As usual the Heartbreakers, both as a band and individuals, shine. It is being said all the time now, but Mike Campbell is one of the most underrated guitarists of all time. He just does everything beautifully on this record. The way he plays solos and supports the songs with his parts is mind blowing. Nine times out of ten, if I am stuck on how to approach a guitar part for a song, I can listen to this record and I can walk away and say, “I am gonna take Mike’s approach from this part of a song or that part of a song”. A great example is the opening guitar of “You Tell Me”. That feel in the intro and the power chord parts are ingrained in my guitar player DNA. The slide accents I use to denote chord changes on the rhythm tracks add such a great touch. It is almost embarrassing how many times I have used this technique. I guess Mike and Tom stole it from somewhere too. Benmont Tench and Ron Blair also deserve their due. They are masters of their job and the color they add to the tracks is self evident.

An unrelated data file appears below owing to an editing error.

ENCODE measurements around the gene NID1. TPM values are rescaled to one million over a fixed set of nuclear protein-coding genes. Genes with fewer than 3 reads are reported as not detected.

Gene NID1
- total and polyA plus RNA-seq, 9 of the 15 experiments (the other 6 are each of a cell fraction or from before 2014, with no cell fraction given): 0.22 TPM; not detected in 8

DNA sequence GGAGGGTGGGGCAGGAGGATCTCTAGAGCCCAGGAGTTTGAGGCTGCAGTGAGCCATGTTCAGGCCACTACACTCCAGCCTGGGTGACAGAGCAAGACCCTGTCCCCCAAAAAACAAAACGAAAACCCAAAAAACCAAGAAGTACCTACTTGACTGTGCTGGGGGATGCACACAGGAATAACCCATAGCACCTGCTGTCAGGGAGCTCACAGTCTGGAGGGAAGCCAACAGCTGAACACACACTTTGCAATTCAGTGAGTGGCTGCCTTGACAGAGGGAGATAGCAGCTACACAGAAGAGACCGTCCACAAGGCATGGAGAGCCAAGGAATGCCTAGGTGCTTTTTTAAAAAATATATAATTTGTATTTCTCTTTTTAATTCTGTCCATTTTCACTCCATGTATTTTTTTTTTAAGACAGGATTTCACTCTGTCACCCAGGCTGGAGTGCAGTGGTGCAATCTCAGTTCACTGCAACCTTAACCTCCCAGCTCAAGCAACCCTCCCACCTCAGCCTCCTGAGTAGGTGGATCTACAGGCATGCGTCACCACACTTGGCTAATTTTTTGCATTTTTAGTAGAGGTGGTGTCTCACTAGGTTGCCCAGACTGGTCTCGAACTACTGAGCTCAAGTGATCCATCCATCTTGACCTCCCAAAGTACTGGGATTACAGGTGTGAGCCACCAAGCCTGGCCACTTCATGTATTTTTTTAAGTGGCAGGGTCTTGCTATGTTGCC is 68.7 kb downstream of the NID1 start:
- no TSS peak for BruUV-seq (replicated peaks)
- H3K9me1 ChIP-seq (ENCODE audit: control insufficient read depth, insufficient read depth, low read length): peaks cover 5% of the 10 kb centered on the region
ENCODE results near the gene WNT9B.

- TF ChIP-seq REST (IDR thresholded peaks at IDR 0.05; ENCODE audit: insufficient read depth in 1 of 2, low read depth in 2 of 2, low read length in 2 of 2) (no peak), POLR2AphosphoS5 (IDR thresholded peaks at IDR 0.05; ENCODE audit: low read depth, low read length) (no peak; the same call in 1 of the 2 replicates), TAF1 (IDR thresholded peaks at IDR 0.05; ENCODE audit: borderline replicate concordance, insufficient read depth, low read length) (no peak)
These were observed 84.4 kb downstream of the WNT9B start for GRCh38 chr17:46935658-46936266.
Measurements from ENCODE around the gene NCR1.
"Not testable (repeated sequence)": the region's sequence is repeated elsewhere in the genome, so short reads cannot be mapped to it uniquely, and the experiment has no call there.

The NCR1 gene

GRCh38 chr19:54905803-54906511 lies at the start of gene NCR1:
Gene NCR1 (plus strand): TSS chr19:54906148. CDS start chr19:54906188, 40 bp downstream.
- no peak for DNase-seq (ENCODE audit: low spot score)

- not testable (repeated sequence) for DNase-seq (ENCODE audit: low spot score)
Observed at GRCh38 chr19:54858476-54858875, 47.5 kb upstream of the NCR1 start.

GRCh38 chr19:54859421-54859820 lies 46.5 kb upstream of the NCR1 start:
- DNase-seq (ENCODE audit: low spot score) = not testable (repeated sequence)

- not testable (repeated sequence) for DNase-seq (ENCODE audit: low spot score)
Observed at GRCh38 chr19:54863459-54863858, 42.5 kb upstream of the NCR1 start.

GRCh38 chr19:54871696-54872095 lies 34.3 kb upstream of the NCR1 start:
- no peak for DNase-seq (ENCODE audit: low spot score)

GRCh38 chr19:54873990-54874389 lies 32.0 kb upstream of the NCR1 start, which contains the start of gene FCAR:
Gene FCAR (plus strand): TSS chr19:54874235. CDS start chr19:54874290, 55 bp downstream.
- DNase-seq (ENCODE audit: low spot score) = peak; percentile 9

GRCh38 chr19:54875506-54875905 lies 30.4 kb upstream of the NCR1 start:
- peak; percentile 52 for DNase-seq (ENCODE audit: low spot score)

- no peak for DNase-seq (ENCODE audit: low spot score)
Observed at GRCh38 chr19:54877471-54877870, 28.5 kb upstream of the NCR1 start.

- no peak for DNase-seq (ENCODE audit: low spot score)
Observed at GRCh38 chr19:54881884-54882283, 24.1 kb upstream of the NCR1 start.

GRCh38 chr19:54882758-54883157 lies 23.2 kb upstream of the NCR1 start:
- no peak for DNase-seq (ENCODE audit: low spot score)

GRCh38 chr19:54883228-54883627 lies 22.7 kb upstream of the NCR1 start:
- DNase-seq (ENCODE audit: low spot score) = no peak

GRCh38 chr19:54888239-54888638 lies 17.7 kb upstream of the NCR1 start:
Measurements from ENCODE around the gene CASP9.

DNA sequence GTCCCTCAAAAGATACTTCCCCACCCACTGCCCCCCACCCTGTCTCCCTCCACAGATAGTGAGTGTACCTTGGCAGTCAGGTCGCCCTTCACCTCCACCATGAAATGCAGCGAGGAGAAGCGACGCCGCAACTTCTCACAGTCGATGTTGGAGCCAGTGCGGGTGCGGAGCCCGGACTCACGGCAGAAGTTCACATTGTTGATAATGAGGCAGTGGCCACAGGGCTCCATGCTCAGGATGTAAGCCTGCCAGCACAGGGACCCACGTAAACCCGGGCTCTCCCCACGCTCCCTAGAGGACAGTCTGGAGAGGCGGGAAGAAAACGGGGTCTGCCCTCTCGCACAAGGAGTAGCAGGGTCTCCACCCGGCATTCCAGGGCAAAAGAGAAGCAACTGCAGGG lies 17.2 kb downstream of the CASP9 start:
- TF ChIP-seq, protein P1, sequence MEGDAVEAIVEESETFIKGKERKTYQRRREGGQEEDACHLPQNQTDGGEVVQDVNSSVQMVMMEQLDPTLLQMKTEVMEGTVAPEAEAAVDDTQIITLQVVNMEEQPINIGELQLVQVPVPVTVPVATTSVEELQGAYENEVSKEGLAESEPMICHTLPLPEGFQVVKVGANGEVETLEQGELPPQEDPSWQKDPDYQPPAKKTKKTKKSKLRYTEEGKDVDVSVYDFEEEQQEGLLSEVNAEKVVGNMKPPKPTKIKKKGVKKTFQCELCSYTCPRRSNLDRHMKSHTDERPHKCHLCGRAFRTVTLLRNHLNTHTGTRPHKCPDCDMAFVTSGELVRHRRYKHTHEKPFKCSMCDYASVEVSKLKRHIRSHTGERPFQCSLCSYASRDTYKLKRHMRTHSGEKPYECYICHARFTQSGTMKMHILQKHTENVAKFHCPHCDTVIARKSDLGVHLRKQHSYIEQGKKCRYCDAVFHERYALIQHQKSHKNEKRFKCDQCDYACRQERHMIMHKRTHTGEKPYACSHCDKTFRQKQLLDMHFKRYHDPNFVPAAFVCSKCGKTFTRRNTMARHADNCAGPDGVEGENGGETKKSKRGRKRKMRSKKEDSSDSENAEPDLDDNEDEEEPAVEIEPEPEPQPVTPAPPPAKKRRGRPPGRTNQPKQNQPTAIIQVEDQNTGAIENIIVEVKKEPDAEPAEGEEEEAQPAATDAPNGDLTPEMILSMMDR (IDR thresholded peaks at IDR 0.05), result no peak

One of the things I always loved about Petty was that he was almost always touring. He is one of the acts I have seen live the most, and that is because he was always around. I must have seen him at NJ Garden State Art Center at least 6 or 7 times, just because he was there. You could never go wrong in saying “Petty at the Art Center, sure I’ll go”. He did not do bad concerts or records. Petty’s passing is still something I am trying to process as music person. I miss his presence in music today. I was so happy when my friends The Smithereens got to open some shows one of Petty’s final tours. That was one inspired pairing for many reasons. I think the Heartbreakers need to keep playing together a couple of times a year, just to keep the unit firing. I am glad Mike Campbell has joined Fleetwood Mac. They are getting the next great guitar player that Mac fans always got handed to them on a silver platter. So, in conclusion, If you do not own this record already then go out and get it today and listen, listen, listen. I do not care if you are a casual music fan or an intense one. You need this one in your collection. You can thank me later ;o)